I haven’t mentioned teen sailor Laura Dekker in quite some time, because, as I expected, her voyage–a standard westabout milk-run circumnavigation–has so far been largely uneventful. But now she’s in the Indian Ocean. She left Darwin, Australia, headed west over a month ago and soon should be arriving at her destination.
Only thing is… we don’t know where that is.
On leaving Darwin, Laura refused to say where she was going, and since leaving has not posted position updates on her website. She has maintained a written blog, but publication of her posts has been intentionally delayed by several days so that her whereabouts cannot be deduced by her descriptions of weather conditions. These precautions, of course, have been prompted by the threat posed by Somali pirates, who now rule a large swath of the northwestern Indian Ocean.
Pirates and yachts have been in the news again lately, now that Paul and Rachel Chandler, the two British cruisers who were held hostage for over a year, have just published a book about their ordeal and are interviewing far and wide to promote it. Jan Quist Johansen, head of the Danish cruising family that was recently released after being held hostage in Somalia for six months, also gave an interview last week.
It is interesting to note the differences in Dekker’s approach to security as compared to Johansen’s.
In talking to the press, Johansen reportedly described his leading his family into the pirate-infested waters off the Horn of Africa as “the decision of my life that I regret the most.” He and his wife Marie now claim they decided to sail alone rather than in a convoy because they believed it was safer. (This in spite of the fact there has been no reported instance of any yacht in a convoy ever being taken by pirates.) They also assert that the positions they published during their passage on the SailBlogs website were intentionally falsified.
If this is true, I probably owe them an apology, as I criticized them a bit harshly for publishing their positions in the first place. But, I have to say, I’m not so sure it is true, and I suspect they are revising things a bit, having read some of the commentary from people like me.
If it is true (which would be easy enough to establish if one had access to their log), I also have to say it was still a very lame attempt at security. If the Johansens really wanted to make certain no one was tracking them online, it would have been much more effective to not publish anything. Or at least they might have published plots showing that they were headed for South Africa rather than straight for the Gulf of Aden. As it is, their putatively false positions as published could not have been too far off (they claim it was 300 kilometers) from their actual positions. Publishing false positions, in any event, is ill advised, as it is apt only to confuse SAR authorities if you have to call for assistance.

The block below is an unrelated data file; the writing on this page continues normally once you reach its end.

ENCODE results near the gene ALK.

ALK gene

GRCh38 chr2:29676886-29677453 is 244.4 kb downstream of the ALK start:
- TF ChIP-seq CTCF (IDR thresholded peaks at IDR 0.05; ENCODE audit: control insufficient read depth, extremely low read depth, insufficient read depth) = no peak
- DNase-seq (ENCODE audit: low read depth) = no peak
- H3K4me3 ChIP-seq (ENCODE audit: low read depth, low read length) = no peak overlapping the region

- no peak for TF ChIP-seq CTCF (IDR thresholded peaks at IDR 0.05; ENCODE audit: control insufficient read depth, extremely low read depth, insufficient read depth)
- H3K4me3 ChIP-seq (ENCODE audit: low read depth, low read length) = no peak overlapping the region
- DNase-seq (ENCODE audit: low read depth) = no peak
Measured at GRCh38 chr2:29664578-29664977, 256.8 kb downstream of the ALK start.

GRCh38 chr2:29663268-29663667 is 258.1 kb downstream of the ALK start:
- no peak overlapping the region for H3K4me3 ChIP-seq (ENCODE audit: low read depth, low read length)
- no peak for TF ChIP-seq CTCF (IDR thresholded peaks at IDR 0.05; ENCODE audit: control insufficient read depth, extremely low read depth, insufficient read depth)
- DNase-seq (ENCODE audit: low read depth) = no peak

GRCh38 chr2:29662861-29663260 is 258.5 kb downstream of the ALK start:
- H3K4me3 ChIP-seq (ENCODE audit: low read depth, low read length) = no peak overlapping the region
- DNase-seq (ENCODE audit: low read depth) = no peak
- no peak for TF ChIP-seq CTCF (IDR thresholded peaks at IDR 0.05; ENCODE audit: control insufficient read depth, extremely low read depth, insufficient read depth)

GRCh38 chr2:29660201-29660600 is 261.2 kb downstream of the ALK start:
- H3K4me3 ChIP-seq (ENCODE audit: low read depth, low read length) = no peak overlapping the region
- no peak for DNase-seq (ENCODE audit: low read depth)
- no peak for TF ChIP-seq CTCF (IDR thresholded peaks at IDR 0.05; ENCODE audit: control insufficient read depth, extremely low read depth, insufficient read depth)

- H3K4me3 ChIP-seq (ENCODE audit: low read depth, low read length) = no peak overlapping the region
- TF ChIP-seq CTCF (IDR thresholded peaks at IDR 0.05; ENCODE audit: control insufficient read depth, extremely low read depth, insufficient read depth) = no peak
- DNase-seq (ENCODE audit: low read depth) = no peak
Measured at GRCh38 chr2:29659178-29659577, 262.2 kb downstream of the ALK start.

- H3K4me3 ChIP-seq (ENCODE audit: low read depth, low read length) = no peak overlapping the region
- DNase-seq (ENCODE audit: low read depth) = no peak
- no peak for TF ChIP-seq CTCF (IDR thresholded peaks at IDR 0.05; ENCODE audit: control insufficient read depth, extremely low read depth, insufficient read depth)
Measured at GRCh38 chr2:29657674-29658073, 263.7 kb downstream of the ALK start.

Another important point: what’s with their boat? It carried not only the name of one the world’s largest banks, ING, but also had the bank’s logo emblazoned on its topsides.
It’s like posting a sign on your boat: Large Ransom Guaranteed. Frankly, if I were a pirate and came across a yacht like this in my wanderings, I’d suspect it was a trap. (Maybe this, in fact, was their strategy???)
Laura Dekker, on the other hand, seems to be playing a different sort of game. By refusing to even reveal whether she is heading for the Gulf of Aden or for South Africa, she has led some to speculate that she may in fact be taking the more dangerous pirate-infested route to the northwest. Wouldn’t it make for a marvelous bit of publicity if next thing we knew she appeared at Suez, thumbing her nose at all the pirates behind her?
I am quite certain, however, she is heading for South Africa. Indeed, I won’t be surprised if she skips stopping at Mauritius en route and next appears in Port Richards or Durban. In which case, all her security precautions will have been a bit over the top. Cynics might even say she was being so secretive only to attract attention.
But I won’t say that, because I’m not a cynic.